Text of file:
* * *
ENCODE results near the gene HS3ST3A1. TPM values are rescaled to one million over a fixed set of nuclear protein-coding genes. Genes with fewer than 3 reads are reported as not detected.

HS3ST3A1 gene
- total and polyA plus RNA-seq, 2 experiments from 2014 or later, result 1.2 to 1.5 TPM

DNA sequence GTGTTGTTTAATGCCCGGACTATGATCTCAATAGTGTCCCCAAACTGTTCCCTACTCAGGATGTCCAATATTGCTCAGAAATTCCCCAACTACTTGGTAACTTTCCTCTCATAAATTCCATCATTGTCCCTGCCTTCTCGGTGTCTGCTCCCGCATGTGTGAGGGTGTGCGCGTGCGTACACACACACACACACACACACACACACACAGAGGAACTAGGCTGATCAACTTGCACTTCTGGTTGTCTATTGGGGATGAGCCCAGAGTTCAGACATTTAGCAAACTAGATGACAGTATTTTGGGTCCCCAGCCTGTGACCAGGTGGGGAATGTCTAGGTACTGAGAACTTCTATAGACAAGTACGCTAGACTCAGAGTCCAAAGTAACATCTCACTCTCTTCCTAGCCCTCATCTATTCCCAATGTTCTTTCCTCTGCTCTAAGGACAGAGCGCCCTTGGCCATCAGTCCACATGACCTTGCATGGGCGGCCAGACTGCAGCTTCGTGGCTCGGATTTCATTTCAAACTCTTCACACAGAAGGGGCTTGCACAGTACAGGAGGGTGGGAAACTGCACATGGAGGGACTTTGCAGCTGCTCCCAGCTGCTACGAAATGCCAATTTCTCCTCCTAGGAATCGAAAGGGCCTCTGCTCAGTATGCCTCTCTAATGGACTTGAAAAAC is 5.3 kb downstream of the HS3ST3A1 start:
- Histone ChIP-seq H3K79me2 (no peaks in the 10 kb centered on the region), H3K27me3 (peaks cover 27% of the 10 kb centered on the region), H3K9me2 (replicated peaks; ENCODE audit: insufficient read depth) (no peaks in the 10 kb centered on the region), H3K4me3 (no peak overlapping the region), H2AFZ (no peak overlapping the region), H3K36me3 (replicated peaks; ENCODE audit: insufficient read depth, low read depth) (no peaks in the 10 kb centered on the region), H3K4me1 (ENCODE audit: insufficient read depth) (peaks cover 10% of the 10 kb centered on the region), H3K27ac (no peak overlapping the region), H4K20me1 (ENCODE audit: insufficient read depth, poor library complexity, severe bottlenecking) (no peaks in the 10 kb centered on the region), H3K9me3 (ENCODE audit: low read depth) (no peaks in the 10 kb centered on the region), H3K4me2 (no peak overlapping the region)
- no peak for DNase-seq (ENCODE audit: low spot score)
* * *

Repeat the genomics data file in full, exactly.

ENCODE results near the gene HS3ST3A1. TPM values are rescaled to one million over a fixed set of nuclear protein-coding genes. Genes with fewer than 3 reads are reported as not detected.

HS3ST3A1 gene
- total and polyA plus RNA-seq, 2 experiments from 2014 or later, result 1.2 to 1.5 TPM

DNA sequence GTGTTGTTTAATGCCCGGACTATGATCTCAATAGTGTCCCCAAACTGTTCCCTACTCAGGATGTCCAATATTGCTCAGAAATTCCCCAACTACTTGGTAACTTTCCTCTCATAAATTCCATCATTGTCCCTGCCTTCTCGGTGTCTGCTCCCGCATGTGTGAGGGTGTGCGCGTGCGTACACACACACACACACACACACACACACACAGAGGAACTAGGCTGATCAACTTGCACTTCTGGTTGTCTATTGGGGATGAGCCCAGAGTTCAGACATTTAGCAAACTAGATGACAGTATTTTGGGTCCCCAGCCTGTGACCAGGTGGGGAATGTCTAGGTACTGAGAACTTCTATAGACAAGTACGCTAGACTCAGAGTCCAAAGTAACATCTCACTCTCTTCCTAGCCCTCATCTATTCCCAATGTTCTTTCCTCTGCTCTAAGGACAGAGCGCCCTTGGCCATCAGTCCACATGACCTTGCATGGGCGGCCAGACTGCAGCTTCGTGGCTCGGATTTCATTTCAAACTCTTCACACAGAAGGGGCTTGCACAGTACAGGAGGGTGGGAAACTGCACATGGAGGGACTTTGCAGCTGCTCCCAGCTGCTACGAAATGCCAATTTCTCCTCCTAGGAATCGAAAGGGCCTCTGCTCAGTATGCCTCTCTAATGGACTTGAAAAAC is 5.3 kb downstream of the HS3ST3A1 start:
- Histone ChIP-seq H3K79me2 (no peaks in the 10 kb centered on the region), H3K27me3 (peaks cover 27% of the 10 kb centered on the region), H3K9me2 (replicated peaks; ENCODE audit: insufficient read depth) (no peaks in the 10 kb centered on the region), H3K4me3 (no peak overlapping the region), H2AFZ (no peak overlapping the region), H3K36me3 (replicated peaks; ENCODE audit: insufficient read depth, low read depth) (no peaks in the 10 kb centered on the region), H3K4me1 (ENCODE audit: insufficient read depth) (peaks cover 10% of the 10 kb centered on the region), H3K27ac (no peak overlapping the region), H4K20me1 (ENCODE audit: insufficient read depth, poor library complexity, severe bottlenecking) (no peaks in the 10 kb centered on the region), H3K9me3 (ENCODE audit: low read depth) (no peaks in the 10 kb centered on the region), H3K4me2 (no peak overlapping the region)
- no peak for DNase-seq (ENCODE audit: low spot score)